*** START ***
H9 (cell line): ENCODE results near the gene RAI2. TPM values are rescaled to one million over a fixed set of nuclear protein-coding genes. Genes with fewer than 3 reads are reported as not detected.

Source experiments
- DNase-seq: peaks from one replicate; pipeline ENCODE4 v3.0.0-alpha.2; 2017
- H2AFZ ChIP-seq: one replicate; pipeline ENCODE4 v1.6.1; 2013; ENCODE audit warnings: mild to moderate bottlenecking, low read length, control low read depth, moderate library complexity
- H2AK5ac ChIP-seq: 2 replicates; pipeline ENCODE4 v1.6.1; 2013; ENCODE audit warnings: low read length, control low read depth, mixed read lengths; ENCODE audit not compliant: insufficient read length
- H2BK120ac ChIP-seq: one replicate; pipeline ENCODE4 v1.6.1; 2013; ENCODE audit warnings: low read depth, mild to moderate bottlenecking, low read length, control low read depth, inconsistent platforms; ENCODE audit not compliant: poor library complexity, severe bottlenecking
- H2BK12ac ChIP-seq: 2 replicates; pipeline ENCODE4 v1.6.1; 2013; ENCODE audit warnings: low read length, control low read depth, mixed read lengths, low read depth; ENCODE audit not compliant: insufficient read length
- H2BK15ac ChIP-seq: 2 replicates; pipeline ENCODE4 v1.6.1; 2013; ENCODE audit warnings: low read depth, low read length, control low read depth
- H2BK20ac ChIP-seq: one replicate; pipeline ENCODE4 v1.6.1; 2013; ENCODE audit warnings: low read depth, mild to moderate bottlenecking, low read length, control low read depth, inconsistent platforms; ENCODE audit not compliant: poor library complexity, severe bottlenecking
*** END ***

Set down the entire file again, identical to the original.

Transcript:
H9 (cell line): ENCODE results near the gene RAI2. TPM values are rescaled to one million over a fixed set of nuclear protein-coding genes. Genes with fewer than 3 reads are reported as not detected.

Source experiments
- DNase-seq: peaks from one replicate; pipeline ENCODE4 v3.0.0-alpha.2; 2017
- H2AFZ ChIP-seq: one replicate; pipeline ENCODE4 v1.6.1; 2013; ENCODE audit warnings: mild to moderate bottlenecking, low read length, control low read depth, moderate library complexity
- H2AK5ac ChIP-seq: 2 replicates; pipeline ENCODE4 v1.6.1; 2013; ENCODE audit warnings: low read length, control low read depth, mixed read lengths; ENCODE audit not compliant: insufficient read length
- H2BK120ac ChIP-seq: one replicate; pipeline ENCODE4 v1.6.1; 2013; ENCODE audit warnings: low read depth, mild to moderate bottlenecking, low read length, control low read depth, inconsistent platforms; ENCODE audit not compliant: poor library complexity, severe bottlenecking
- H2BK12ac ChIP-seq: 2 replicates; pipeline ENCODE4 v1.6.1; 2013; ENCODE audit warnings: low read length, control low read depth, mixed read lengths, low read depth; ENCODE audit not compliant: insufficient read length
- H2BK15ac ChIP-seq: 2 replicates; pipeline ENCODE4 v1.6.1; 2013; ENCODE audit warnings: low read depth, low read length, control low read depth
- H2BK20ac ChIP-seq: one replicate; pipeline ENCODE4 v1.6.1; 2013; ENCODE audit warnings: low read depth, mild to moderate bottlenecking, low read length, control low read depth, inconsistent platforms; ENCODE audit not compliant: poor library complexity, severe bottlenecking